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There’s no good time for tariffs’

By Staff | Jul 16, 2018



With the fear of tariffs being implemented now becoming reality, organizations are speaking out about the situation.

While many believed the marketplace would respond poorly to the tariffs, leaders have said the response hasn’t been as drastic as many feared.

Chad Hart, Iowa State University economist, said that the markets responded unfavorably to the idea of tariffs, but now that they are in place, the markets reactivity has actually subsided.

“The day the tariffs were implemented, soybean prices moved 35 to 40 cents higher. You’re sitting thinking, tariffs are bad so why did the market go up?” he said. “Remember, with ag markets we tend to sell the rumor and buy back the news. The market had already reacted to the tariffs and had been doing so for 1.5 months now.”

“Now that they’re in place, the soybean marketplace saw some people buying back in, but we’re still down close to $2 compared to our high from 1.5 months ago,” Hart continued. “Traders and market importers/exporters now know what the rules are and can work with them. No one likes a tariff, but now they’re here and we can work around them.”

Wesley Spurlock, a farmer from Texas and the chairman of the National Corn Growers Association (NCGA), emphasized that “there are no winners in a trade war, only casualties.”

The trade war with China also has short- and long-term implications for U.S. soybean producers.

Prices are already below the cost of production, the Iowa Soybean Association reported, with an approximate $2 per bushel decline since March. According to a Purdue University study, a 25 percent tariff imposed by China on U.S. soybean imports would result in a 65 percent decline in soybean exports to the country.

Total U.S. soy exports would drop by 37 percent while U.S. soybean production would decline by 15 percent.

Hart said Iowa producers likely are going to see the low prices that have been bid in during the past couple of months likely are here to stay for a while.

“We bounced, but not that much further up,” Hart said. “I have a feeling we’ll probably slide back down a bit. This also tells farmers that these tariffs will last until fall and they’re going to have a really rough time covering costs and making cash flows work.”

There’s no good time for tariffs, but Hart said they couldn’t have come at a worse time for some farmers.

He said farmers across the nation made a bold move by planting more soybeans than any other crop. Now there will be a sizable dent in the farm economy across soybean-producing states.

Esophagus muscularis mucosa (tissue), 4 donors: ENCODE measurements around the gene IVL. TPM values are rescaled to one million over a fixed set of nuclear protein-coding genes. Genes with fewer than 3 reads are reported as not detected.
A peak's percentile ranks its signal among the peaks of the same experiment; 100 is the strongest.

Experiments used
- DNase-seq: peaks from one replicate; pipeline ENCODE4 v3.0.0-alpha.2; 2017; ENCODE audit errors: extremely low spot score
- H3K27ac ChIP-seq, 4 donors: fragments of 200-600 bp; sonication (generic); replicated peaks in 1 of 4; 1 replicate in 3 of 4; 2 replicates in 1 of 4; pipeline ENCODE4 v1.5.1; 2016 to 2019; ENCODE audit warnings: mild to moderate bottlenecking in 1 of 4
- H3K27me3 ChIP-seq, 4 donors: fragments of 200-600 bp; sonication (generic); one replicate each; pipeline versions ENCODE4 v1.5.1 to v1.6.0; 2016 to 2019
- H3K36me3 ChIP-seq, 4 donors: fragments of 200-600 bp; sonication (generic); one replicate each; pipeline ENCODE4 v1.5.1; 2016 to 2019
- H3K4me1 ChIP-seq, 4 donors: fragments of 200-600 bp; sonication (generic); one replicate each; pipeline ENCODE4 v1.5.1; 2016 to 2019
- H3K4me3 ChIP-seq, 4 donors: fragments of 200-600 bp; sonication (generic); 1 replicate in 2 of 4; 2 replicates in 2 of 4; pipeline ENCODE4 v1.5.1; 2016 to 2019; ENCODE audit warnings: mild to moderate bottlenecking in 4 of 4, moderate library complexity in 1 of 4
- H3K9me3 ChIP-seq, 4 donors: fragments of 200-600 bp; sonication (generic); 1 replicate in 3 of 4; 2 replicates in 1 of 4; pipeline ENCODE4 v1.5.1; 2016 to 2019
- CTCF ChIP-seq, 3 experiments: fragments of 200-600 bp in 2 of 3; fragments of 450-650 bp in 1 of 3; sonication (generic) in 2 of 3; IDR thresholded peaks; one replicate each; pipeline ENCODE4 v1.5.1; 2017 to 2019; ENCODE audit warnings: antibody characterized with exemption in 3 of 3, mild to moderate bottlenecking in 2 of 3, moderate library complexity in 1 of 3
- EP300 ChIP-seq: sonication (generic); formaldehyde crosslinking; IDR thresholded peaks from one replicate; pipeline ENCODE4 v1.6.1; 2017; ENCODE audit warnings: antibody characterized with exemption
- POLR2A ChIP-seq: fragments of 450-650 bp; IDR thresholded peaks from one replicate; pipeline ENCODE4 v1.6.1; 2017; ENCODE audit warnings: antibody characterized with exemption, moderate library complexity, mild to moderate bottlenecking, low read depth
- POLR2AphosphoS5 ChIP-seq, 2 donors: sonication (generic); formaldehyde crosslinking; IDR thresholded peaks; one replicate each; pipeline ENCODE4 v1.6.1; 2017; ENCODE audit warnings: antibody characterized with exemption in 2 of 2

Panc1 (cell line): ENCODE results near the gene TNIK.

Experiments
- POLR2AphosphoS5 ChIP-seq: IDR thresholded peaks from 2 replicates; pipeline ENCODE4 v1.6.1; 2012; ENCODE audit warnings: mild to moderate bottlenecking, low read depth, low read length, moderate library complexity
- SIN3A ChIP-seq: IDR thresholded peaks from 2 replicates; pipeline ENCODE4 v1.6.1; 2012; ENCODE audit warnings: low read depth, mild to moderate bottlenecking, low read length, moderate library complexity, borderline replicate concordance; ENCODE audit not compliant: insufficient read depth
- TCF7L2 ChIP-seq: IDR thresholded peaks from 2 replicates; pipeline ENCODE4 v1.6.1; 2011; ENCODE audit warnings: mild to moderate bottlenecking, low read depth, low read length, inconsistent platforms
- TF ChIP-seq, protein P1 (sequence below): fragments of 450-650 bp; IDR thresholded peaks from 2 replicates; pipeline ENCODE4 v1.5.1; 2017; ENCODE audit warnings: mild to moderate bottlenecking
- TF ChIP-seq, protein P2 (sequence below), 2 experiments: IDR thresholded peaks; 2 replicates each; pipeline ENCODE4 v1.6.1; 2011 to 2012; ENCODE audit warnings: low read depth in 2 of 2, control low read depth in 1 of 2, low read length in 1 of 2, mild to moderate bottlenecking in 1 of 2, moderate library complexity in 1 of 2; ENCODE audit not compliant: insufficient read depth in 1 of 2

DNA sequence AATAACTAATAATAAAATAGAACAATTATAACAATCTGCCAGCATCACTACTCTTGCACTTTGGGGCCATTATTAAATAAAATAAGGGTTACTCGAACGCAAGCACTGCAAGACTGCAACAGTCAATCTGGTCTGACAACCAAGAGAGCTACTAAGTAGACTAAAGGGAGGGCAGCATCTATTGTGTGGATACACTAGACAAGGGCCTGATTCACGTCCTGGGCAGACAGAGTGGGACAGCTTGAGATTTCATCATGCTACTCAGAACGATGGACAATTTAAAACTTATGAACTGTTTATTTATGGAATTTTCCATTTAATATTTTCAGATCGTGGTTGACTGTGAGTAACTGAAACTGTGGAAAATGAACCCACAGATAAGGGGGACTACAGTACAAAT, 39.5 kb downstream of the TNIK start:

One thing that concerns Hart and producers in particular is that many growers are going to experience a double-whammy of sorts. With low prices for many commodities forecast coupled with the tariffs, the result is bleak.

According to Iowa State University economist Dermot Hayes, U.S. pork producers have lost $2.2 billion on an annual basis due to the events leading up to and following China’s 25 percent punitive tariffs in retaliation for U.S. tariffs on aluminum and steel.

Jim Heimerl, producer and president of the National Pork Producers Association, said hog futures dropped $18 per animal since March 1 when tariff talks began.

“While not all of this lost value can be attributed to trade friction with China, it is certainly the main factor,” Heimerl said in a statement.

Hart added herd expansion numbers, to be released in the next hogs and pigs report from the U.S. Department of Agriculture, will review farmers’ outlook on the situation. By next year, five new pork processing plants have opened or will soon open, increasing U.S. pork production capacity by approximately 10 percent from 2015 levels.

“We’re going to watch that the next couple of months,” he said. “In the last hogs and pigs report out, we saw the numbers up but not nearly as strong as we thought they would be as of two or three months ago. We definitely have seen the pace of expansion slow.”

What’s even more disheartening is that producers cannot turn to the United States’ other big trading partners because they, too, are having trade issues, Hart said.

“We came into 2018 with this looking to be the rebound year with positive markets,” he said. “We were seeing a good start to the year with prices and trade was going really well for most sectors of the ag economy and that’s all dissipated.”

“It would be easier to handle if it was just one country, but it’s China, it’s Mexico, it’s India, it’s Japan, it’s the E.U., and the list goes on,” Hart continued. “You only want to be fighting with one country, because that way, you can still trade with countries B, C and D, but now we’re fighting with countries A, B, C and D.”

Kent Bacus, director of international trade and market access for the National Cattlemen’s Beef Association, said that while the organization and beef industry believes in trade enforcement, “endless retaliation is not a good path forward for either side.”

Hart reiterated that producers should not panic right now, because “time is on our side.”

“Producers should ride it out and hopefully will see better prices when we get to fall,” Hart said. “Don’t do anything rash. The ones most worried are the ones holding onto old crop still. We have a lot of beans left over from last year. New crop sales are fine, but I don’t want the farmers with old crop getting into panic sales especially as we head into late July/early August.”

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